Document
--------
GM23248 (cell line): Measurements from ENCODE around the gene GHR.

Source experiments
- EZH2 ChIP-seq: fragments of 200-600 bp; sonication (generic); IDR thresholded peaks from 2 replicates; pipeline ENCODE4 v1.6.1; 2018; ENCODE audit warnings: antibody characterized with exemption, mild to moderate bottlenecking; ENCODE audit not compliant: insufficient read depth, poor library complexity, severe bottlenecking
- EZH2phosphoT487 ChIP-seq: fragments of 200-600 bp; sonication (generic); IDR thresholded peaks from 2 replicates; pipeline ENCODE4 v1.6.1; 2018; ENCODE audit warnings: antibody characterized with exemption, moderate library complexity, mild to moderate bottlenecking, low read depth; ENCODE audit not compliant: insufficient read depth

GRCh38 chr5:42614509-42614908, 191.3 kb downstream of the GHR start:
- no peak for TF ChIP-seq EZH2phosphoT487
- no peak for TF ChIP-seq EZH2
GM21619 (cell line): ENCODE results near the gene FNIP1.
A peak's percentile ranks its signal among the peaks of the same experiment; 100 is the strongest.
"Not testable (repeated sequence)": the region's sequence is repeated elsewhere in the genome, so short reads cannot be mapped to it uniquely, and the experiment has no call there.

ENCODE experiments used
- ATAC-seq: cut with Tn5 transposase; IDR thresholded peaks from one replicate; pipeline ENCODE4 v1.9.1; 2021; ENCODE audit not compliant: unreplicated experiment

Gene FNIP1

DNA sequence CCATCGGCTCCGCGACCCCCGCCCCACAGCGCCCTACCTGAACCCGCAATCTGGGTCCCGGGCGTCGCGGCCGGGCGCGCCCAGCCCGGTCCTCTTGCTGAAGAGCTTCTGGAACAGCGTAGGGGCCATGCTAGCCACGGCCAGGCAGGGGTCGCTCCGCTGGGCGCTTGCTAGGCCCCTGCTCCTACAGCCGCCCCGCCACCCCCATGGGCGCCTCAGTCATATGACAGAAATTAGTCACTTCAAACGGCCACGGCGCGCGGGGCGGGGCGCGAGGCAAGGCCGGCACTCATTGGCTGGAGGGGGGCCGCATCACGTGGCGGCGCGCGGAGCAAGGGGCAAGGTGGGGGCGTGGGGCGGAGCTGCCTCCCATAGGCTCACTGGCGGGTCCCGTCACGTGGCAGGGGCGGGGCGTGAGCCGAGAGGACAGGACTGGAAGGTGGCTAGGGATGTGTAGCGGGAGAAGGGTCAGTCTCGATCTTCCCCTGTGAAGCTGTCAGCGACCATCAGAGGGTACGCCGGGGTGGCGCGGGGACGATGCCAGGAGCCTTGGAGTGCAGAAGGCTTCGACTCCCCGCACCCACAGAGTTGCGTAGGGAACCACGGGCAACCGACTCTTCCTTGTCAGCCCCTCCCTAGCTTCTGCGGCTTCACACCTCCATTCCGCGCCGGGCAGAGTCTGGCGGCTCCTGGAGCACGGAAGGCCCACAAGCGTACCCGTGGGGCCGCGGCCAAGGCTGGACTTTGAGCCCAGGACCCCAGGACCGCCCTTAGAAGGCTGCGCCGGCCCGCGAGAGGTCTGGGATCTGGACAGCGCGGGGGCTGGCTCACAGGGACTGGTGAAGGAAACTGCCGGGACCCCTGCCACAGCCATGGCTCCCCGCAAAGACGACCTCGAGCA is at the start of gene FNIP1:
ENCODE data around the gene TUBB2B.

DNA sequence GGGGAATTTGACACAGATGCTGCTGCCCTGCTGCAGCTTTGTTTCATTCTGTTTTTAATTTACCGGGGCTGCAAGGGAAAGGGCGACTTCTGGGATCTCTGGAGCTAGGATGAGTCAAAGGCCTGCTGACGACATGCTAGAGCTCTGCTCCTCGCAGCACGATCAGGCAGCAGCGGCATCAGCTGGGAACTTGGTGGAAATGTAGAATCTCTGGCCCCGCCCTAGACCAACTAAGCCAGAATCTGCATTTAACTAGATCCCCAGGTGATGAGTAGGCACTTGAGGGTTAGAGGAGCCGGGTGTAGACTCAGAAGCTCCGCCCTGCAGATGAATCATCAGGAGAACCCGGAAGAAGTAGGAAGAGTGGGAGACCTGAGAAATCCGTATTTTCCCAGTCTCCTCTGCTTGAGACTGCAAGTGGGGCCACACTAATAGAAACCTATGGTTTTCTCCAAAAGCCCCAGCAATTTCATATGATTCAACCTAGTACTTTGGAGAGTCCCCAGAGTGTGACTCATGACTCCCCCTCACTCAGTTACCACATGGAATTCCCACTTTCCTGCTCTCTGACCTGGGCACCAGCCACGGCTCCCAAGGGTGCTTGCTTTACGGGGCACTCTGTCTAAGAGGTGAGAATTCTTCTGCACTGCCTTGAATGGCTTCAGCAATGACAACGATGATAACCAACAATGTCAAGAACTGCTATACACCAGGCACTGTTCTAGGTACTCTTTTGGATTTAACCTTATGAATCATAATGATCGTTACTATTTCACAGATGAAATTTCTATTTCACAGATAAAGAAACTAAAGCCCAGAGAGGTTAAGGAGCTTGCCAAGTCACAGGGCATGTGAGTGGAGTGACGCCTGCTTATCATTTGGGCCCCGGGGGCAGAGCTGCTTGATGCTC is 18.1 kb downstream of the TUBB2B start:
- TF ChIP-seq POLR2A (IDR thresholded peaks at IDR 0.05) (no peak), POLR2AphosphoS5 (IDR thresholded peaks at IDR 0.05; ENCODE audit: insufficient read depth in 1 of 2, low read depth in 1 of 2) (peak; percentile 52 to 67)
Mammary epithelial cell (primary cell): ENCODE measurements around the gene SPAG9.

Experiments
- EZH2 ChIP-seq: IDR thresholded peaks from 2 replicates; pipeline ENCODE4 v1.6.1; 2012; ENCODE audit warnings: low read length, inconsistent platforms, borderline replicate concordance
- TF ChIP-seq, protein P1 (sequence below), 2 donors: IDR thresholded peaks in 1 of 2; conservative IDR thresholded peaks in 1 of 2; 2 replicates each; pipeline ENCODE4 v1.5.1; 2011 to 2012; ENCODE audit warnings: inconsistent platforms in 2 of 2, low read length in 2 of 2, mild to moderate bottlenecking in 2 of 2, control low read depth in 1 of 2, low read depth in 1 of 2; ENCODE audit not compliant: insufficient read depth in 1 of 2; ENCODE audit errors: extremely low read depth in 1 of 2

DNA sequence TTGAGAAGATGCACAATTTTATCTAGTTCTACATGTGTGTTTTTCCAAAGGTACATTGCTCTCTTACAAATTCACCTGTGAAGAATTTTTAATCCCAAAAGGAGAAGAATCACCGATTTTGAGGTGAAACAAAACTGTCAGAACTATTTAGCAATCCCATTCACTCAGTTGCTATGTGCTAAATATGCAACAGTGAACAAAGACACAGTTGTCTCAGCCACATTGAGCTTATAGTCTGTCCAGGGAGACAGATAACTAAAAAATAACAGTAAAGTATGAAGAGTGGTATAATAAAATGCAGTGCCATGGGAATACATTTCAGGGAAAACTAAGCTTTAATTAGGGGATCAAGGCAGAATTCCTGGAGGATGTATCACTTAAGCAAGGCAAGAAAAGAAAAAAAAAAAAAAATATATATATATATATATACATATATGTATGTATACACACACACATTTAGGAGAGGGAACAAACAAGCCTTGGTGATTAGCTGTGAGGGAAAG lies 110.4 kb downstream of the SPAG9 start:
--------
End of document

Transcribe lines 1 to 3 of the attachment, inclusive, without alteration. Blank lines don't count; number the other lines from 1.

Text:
GM23248 (cell line): Measurements from ENCODE around the gene GHR.

Source experiments
- EZH2 ChIP-seq: fragments of 200-600 bp; sonication (generic); IDR thresholded peaks from 2 replicates; pipeline ENCODE4 v1.6.1; 2018; ENCODE audit warnings: antibody characterized with exemption, mild to moderate bottlenecking; ENCODE audit not compliant: insufficient read depth, poor library complexity, severe bottlenecking